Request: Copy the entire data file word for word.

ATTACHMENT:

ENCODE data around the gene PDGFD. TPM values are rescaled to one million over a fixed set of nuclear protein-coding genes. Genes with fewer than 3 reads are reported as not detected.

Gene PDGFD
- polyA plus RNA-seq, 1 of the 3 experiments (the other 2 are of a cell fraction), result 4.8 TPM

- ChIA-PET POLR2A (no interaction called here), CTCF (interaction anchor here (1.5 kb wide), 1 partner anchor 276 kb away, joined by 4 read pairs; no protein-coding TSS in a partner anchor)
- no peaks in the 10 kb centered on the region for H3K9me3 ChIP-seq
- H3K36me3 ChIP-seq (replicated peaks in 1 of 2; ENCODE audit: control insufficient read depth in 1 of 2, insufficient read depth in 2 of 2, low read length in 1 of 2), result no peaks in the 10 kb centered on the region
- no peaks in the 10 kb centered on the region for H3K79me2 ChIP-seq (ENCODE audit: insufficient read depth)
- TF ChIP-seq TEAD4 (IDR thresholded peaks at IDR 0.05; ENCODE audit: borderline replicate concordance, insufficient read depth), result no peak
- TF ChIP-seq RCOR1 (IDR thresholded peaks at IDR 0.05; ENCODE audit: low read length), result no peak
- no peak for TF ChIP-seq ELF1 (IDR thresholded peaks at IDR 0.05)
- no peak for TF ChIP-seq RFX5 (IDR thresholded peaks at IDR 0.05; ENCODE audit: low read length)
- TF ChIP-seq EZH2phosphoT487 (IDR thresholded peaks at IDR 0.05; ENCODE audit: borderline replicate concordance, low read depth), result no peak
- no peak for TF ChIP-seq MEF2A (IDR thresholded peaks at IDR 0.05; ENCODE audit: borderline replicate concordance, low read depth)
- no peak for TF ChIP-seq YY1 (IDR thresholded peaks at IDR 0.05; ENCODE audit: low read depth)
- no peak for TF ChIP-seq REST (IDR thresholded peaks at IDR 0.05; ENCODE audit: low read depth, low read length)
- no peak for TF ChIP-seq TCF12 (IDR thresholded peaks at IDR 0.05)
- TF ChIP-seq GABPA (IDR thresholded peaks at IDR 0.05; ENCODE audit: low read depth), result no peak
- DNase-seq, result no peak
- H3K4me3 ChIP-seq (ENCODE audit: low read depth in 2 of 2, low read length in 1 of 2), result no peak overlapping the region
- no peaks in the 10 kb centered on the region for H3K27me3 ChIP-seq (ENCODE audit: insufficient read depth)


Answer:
ENCODE data around the gene PDGFD. TPM values are rescaled to one million over a fixed set of nuclear protein-coding genes. Genes with fewer than 3 reads are reported as not detected.

Gene PDGFD
- polyA plus RNA-seq, 1 of the 3 experiments (the other 2 are of a cell fraction), result 4.8 TPM

- ChIA-PET POLR2A (no interaction called here), CTCF (interaction anchor here (1.5 kb wide), 1 partner anchor 276 kb away, joined by 4 read pairs; no protein-coding TSS in a partner anchor)
- no peaks in the 10 kb centered on the region for H3K9me3 ChIP-seq
- H3K36me3 ChIP-seq (replicated peaks in 1 of 2; ENCODE audit: control insufficient read depth in 1 of 2, insufficient read depth in 2 of 2, low read length in 1 of 2), result no peaks in the 10 kb centered on the region
- no peaks in the 10 kb centered on the region for H3K79me2 ChIP-seq (ENCODE audit: insufficient read depth)
- TF ChIP-seq TEAD4 (IDR thresholded peaks at IDR 0.05; ENCODE audit: borderline replicate concordance, insufficient read depth), result no peak
- TF ChIP-seq RCOR1 (IDR thresholded peaks at IDR 0.05; ENCODE audit: low read length), result no peak
- no peak for TF ChIP-seq ELF1 (IDR thresholded peaks at IDR 0.05)
- no peak for TF ChIP-seq RFX5 (IDR thresholded peaks at IDR 0.05; ENCODE audit: low read length)
- TF ChIP-seq EZH2phosphoT487 (IDR thresholded peaks at IDR 0.05; ENCODE audit: borderline replicate concordance, low read depth), result no peak
- no peak for TF ChIP-seq MEF2A (IDR thresholded peaks at IDR 0.05; ENCODE audit: borderline replicate concordance, low read depth)
- no peak for TF ChIP-seq YY1 (IDR thresholded peaks at IDR 0.05; ENCODE audit: low read depth)
- no peak for TF ChIP-seq REST (IDR thresholded peaks at IDR 0.05; ENCODE audit: low read depth, low read length)
- no peak for TF ChIP-seq TCF12 (IDR thresholded peaks at IDR 0.05)
- TF ChIP-seq GABPA (IDR thresholded peaks at IDR 0.05; ENCODE audit: low read depth), result no peak
- DNase-seq, result no peak
- H3K4me3 ChIP-seq (ENCODE audit: low read depth in 2 of 2, low read length in 1 of 2), result no peak overlapping the region
- no peaks in the 10 kb centered on the region for H3K27me3 ChIP-seq (ENCODE audit: insufficient read depth)